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By: Kelvin Chiringa

The late long-time Swapo stalwart and former deputy Prime Minister, Marco Hausiku, is set to be buried this Saturday at the Heroes Acre after an emotional memorial service held at parliament gardens.

Hausiku died of a Covid-19 related illness, plunging his Swapo party and the nation into mourning.

President Hage Geingob, who could not be physically present at the funeral due to a housing hand-over in Walvis Bay’s Twaloloka, declared him a national hero.

His speech was thus read in absentia by Vice President Nangolo Mbumba.

“Somehow we anticipated that this is going to be a long memorial service. On Heroe’s Day, August the 26th 2021, I was profoundly saddened and shocked to receive the news of the death of Comrade Marco Hausiku, former deputy prime minister, a patriot supreme, a unifier, a man whose friendship and camaraderie I highly valued throughout our years working together in Swapo and the government.

“Namibia was plunged into mourning by the passing of Comrade Hausiku. Death leaves heartache; death leaves a heartache no one can heal. Love leaves a memory no one can steal. No one can heal the heartache we have felt in the sad news of the passing of our dear comrade, Hausiku,” he said.

Hausiku’s remains are expected to be interred by 08:30 in a short ceremony that will kick-off from 08:00 until 09:30.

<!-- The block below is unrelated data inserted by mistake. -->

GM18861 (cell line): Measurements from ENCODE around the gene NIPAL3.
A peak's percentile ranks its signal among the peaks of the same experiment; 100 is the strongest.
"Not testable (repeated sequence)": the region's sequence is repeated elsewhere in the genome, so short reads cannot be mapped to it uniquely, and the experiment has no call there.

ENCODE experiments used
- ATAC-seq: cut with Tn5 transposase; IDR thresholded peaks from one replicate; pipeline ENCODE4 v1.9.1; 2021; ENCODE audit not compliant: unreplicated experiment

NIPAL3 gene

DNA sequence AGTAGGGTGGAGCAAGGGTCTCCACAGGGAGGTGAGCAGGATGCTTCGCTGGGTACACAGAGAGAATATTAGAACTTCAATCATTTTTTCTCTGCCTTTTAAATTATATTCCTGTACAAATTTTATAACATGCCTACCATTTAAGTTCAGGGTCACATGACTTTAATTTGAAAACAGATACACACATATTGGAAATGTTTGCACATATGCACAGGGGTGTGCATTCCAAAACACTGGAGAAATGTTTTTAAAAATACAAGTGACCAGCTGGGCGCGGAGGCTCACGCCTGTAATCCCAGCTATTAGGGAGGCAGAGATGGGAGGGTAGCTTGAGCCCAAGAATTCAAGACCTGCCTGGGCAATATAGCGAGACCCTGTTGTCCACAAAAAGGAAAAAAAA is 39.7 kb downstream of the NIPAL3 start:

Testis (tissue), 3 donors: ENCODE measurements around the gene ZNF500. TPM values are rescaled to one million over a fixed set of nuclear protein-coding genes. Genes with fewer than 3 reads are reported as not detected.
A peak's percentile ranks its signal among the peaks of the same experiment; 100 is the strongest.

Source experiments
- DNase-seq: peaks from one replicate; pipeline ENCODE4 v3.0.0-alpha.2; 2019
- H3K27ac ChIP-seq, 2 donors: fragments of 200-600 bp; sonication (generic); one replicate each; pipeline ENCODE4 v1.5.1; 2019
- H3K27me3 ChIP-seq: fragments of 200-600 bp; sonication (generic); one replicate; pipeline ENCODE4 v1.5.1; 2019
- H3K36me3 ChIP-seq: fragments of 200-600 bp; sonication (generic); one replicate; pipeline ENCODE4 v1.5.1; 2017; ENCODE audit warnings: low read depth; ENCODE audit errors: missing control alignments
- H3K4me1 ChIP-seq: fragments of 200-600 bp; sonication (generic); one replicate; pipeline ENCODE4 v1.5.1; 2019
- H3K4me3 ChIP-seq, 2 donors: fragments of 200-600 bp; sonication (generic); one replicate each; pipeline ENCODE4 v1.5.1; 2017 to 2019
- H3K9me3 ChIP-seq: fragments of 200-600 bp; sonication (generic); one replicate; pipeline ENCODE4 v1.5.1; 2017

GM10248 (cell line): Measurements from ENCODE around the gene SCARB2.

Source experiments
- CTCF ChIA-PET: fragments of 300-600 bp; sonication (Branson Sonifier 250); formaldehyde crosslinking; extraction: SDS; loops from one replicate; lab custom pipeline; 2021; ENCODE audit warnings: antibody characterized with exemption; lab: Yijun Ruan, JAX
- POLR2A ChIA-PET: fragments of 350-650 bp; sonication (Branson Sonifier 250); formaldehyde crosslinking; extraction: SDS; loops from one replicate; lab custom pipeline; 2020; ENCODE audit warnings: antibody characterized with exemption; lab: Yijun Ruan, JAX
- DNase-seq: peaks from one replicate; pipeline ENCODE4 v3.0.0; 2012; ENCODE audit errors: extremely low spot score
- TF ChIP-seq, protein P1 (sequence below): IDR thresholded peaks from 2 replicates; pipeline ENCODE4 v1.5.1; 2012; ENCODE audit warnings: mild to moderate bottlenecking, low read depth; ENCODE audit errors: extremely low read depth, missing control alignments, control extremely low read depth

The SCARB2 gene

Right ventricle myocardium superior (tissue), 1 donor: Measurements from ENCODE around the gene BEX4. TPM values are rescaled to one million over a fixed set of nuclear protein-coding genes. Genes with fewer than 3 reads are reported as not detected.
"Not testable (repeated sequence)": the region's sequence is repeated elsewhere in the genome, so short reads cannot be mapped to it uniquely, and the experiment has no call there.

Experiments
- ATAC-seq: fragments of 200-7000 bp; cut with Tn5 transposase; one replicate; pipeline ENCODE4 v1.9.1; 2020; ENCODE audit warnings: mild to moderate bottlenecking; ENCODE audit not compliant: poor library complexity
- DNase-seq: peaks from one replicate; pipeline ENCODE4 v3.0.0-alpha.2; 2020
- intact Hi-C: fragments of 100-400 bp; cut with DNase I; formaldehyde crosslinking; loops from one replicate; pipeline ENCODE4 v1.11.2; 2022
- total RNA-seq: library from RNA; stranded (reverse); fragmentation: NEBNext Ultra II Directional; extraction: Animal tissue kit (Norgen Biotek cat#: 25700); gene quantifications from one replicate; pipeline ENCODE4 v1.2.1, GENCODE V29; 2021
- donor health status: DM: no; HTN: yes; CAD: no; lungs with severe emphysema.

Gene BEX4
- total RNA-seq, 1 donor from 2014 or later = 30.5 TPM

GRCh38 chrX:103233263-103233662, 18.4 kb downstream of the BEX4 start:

Toini Ekandjo gave a moving eulogy on behalf of Hausiku’s widow.

“I would like to thank the President for declaring him a national hero and according him a hero’s funeral. I would like to thank the Rundu Hospital and the Lady Pohamba Hospital, for the love and care you showed to my husband.

“I thank you, the health practitioners for an amazing job you all did even though the will of God had to be done. Through you I learnt a lot, be it in politics, in farming, in Christianity, in family and you have taken me to places both locally and globally. I promise to uphold the ideals you had for your family, your nation, your government and your political party,” she eulogized.

Former Youth minister Jerry Ekandjo said Hausiku was a victim of detentions during his struggle years.

“Comrade Marko and others were released only to be rearrested several times and after that he was put under house arrest. Most of those who were released in the 80s were put under (house) arrest. They were held for two weeks at Osire. The current Osire which is a refugee camp, it was a detention camp,” he narrated.

Official opposition president, McHenry Venaani, said Hausiku was driven by a desire to see an independent Namibia.

He described the Swapo deputy secretary general as reserved and a man of few words.

He also characterised him as a man that could be critical without being abrasive as well as disagree without being confrontational.

“The Honourable Hausiku found a lifetime struggle; his involvement in the fight for the liberation of this great nation that gave him the fortitude, the clarity of purpose and the discipline to become a revolutionary and a valuable asset to this country.

“He was shaped by the tumultuous epoch, through which he lived, but it is truly his integrity, his willingness and readiness to serve his country and his shrewdness that characterised him and for which he shall be fondly remembered. His conviction informed not only his activism and his ideological outlook, but it also informed his character and his demeanour,” he said.



Kelvin Chiringa

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